Capitalism isn’t the road to riches for everyone. Take the examples of the 1990’s dot-com boom and bust, or the 1929 stockmarket crash (as well as a series of disastrous depressions across earlier decades), not to mention the imploding speculative European market disaster known as the South Sea Bubble of the early eighteenth century.
And the curious case in the United Provinces of the Netherlands of 1636 that came to be known as Tulipomania.
The mania for the buying and selling of tulips might sound as though it were more in league with the trading of collectibles like football programmes, comic books, or Cabbage patch dolls, but this floral fever exploded into a full-blown economic frenzy that touched every strata of Dutch society. In the course of about a year, prices of tulip bulbs sold among the usually sensible population of Holland went from reasonable to outlandish. A single rare bulb could be — and was! — traded for an entire estate, landholdings and all. Tradesmen sold their businesses and ploughed the profits into the tulip trade. It was the first futures market in the world. Fortunes were made in a single transaction, while even greater riches were lost in the headlong rush of speculators fleeing the collapsing market. The legal entanglements that ensued were so complex, legislators finally threw up their hands in surrender and left it for local courts to make sense of it all.
All this over the simple, elegant tulip — and mans seeming inability to avoid being sucked into even the most ludicrous fits of speculation when the smell of a fast buck was in the air.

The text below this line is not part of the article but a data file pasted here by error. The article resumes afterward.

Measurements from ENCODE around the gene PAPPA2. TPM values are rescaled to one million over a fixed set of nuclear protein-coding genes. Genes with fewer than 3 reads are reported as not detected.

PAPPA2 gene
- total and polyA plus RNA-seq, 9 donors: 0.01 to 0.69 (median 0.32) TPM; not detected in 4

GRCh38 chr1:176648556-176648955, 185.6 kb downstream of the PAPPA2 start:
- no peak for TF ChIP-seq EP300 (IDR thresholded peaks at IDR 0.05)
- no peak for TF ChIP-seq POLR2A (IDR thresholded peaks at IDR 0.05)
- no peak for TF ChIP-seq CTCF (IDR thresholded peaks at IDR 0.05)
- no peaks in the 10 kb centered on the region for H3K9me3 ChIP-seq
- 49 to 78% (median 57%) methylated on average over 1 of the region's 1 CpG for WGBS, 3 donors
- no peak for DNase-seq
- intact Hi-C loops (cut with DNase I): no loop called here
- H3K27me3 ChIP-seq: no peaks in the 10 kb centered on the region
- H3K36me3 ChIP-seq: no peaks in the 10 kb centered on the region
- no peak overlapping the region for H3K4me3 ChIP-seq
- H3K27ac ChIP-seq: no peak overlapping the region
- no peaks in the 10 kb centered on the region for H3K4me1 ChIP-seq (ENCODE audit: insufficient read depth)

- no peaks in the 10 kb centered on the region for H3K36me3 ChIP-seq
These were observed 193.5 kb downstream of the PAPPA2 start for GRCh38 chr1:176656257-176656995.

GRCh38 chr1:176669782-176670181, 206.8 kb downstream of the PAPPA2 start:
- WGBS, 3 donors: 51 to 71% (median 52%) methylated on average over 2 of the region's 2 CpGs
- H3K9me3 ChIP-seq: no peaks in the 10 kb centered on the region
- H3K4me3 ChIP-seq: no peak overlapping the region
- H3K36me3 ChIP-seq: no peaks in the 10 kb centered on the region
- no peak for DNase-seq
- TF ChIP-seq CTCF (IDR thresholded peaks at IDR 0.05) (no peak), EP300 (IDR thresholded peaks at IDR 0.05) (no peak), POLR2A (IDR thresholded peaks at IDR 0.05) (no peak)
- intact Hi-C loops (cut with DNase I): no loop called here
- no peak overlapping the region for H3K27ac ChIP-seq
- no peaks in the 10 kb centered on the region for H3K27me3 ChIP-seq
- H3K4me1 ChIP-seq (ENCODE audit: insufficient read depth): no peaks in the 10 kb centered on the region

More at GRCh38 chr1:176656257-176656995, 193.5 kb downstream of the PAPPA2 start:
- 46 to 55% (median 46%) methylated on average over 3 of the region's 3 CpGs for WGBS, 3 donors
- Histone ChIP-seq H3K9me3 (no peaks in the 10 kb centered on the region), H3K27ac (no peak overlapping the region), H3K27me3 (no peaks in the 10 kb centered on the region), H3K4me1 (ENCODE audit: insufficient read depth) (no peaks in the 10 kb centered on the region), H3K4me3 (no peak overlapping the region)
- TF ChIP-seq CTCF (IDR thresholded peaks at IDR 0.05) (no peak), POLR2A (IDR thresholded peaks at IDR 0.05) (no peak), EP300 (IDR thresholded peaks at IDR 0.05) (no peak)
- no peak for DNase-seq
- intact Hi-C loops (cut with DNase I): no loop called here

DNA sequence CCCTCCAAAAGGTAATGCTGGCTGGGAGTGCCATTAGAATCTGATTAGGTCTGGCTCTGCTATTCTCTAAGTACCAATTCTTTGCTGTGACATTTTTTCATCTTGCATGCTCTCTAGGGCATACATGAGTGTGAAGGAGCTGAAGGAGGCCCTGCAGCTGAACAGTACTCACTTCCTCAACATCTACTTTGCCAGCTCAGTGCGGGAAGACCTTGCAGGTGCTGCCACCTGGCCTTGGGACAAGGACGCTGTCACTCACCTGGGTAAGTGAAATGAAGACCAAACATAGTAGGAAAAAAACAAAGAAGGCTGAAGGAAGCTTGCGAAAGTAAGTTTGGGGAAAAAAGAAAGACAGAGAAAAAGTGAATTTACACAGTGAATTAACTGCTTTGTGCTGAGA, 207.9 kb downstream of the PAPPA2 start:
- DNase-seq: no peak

While the names of some of the culprits of this floral bubble have been lost to history, their deeds live on, as in the case of a house in the town of Hoorn with three stone tulips carved into its façade, commemorating its sale in 1633 for the price of three rare tulips. It’s here that many believe the Dutch mania for tulips began, when word spread that someone had sold his entire house for three flowers!
Known among botanists by the name Tulipa (derived from the Turkish word tulpend, or “turban,” which the flower resembles), the wild variety of the flower is native to Turkey and western and central Asia. Though a few species occur in Europe, and though we’ve come to think of Holland as the home of the tulip, the flower was unknown there until sometime in the sixteenth century. Tulips had been cultivated in Turkey for centuries before they found their way into the gardens — and economic history — of the Netherlands, thanks to the botanist Carolus Clusius. The aged scientist brought the flower home with him from a visit to Constantinople in 1593 to the University of Leiden for purposes of medicinal research. Though always happy to share his finds with fellow scientists — Clusius was a respected researcher and writer on medicine and pharmacy in addition to botany — he refused to sell any of his rare tulips to envious neighbours who sought this new plant for their gardens. Of course, to be fair — and to help explain the scarcity in the coming craze — tulips can be grown from either seed (a slow — some six or seven years — and chancy process for achieving a specific variety of flower) or by producing offsets, or outgrowths, of the mother bulb, which become flowering bulbs in their own right within a year or two. A bulb, however, can produce only two or three offsets a year for only a couple of years before the mother bulb is depleted.